According to the CMHC, Canadian credit ratings are on the increase. 80.7% of mortgage holders have very good to excellent credit scores, and the percentage with fair to weak credit scores has dropped to 10.2% from 11.8% five years ago.
Canadian Mortgage Holders Appear to be Coping
According to the report mortgage holders in general, have better credit ratings than non-mortgage borrowers. Amongst the latter group, the quantum of fair and poor credit ratings was as much as 3.9% higher than that of the mortgage holders. What’s more, the gap has increased since 2014.
This may indicate that mortgage payers are coping with repayments in a period of rising interest rates and higher property prices. Insurance companies should welcome this information as there has been wide spread concern over defaults in these pressurised economic times.
A former CMHC economist, Novak Jankovic, has pointed out that mortgage defaults are at their highest between five and seven years after initiation of the mortgage and he remains concerned that those who borrowed several years ago may not cope with the likely future increases in the interest rates.
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Interest Rates Where To Next?
The Parliamentary Budget Office (PBO) recently reported that interest rates would rise from 2.1% in the first quarter of 2017 to 4.8% at the end of 2021. The decade of low interest rates that Canadians have grown accustomed to is at an end. The PBO estimates that during the same period the rate on non-mortgage debt will increase from 5.4% to 7.6%, causing a considerable rise in the debt service ratio.
This and the upcoming changes in OSFI rules, which includes a mortgage stress test is likely to slow the property market down. The rise in mortgage rates is expected to be gradual so borrowers do have time to take action.
New Regulations Will Affect Borrowers
Many first-time buyers and those that require high ratio mortgages will be seriously affected by the change in mortgage rules announced by the federal government in October 2016 as they will no longer qualify for conventional mortgages.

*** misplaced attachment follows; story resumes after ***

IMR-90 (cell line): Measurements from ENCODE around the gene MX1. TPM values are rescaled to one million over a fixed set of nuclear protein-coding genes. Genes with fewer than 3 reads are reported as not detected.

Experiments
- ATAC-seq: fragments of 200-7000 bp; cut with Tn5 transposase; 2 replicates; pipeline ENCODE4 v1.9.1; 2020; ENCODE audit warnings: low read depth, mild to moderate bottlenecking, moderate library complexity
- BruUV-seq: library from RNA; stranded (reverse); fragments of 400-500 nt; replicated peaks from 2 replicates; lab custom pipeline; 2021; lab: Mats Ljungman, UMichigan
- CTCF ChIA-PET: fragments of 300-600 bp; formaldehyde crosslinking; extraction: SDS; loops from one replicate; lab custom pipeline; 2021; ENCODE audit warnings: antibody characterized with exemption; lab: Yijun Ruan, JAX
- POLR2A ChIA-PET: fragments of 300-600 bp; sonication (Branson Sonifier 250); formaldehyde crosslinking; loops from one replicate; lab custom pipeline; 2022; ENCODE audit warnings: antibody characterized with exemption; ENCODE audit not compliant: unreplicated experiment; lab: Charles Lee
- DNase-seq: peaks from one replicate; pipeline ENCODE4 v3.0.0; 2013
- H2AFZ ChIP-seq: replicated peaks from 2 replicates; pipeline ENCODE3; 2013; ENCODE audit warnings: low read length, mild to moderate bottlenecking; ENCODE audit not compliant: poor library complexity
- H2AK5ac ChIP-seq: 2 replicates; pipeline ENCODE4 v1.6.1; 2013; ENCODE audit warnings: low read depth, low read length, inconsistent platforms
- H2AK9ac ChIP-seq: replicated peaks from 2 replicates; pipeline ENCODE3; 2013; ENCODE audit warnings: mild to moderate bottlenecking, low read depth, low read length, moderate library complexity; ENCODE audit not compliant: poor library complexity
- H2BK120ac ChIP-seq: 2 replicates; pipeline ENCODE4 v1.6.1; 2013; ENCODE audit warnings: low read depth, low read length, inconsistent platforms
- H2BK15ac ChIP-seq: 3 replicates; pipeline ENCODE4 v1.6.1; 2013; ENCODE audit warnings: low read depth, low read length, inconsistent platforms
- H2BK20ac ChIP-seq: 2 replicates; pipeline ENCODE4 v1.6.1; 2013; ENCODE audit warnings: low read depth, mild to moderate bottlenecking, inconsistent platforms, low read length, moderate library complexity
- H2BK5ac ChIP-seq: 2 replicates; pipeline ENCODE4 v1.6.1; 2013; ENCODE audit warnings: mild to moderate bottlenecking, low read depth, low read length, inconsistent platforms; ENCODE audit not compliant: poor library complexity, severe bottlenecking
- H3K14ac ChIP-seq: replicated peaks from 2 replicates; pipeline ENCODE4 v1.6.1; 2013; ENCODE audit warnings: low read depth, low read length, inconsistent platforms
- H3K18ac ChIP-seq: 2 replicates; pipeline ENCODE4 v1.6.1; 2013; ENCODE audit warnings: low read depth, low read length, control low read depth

The new legislation is the government’s response to large increases in the price of property in the large cities. Government fears that when interest rates rise, as has been predicted, there may be a large number of defaulters and households in financial distress.
In future all those seeking insured mortgages will be subjected to a stress test. In the past borrowers who were able to make a down payment of more than twenty percent were not subjected to this test.
The stress test is used to assess whether the borrower would still be able to afford payments if the rates were to rise to the Central’ Bank’s five-year forecast. This is despite the fact that the forecast rate is usually significantly higher than the rate that the borrower is able to negotiate. The new regulations also set a ceiling of 39% of household income to be spent on taxes, utilities and mortgage payments.
New regulations governing mortgages could negatively affect the borrowers hoping to become first time homeowners. Increasing property prices in large Canadian cities prompted the federal government to introduce new legislation governing mortgages.
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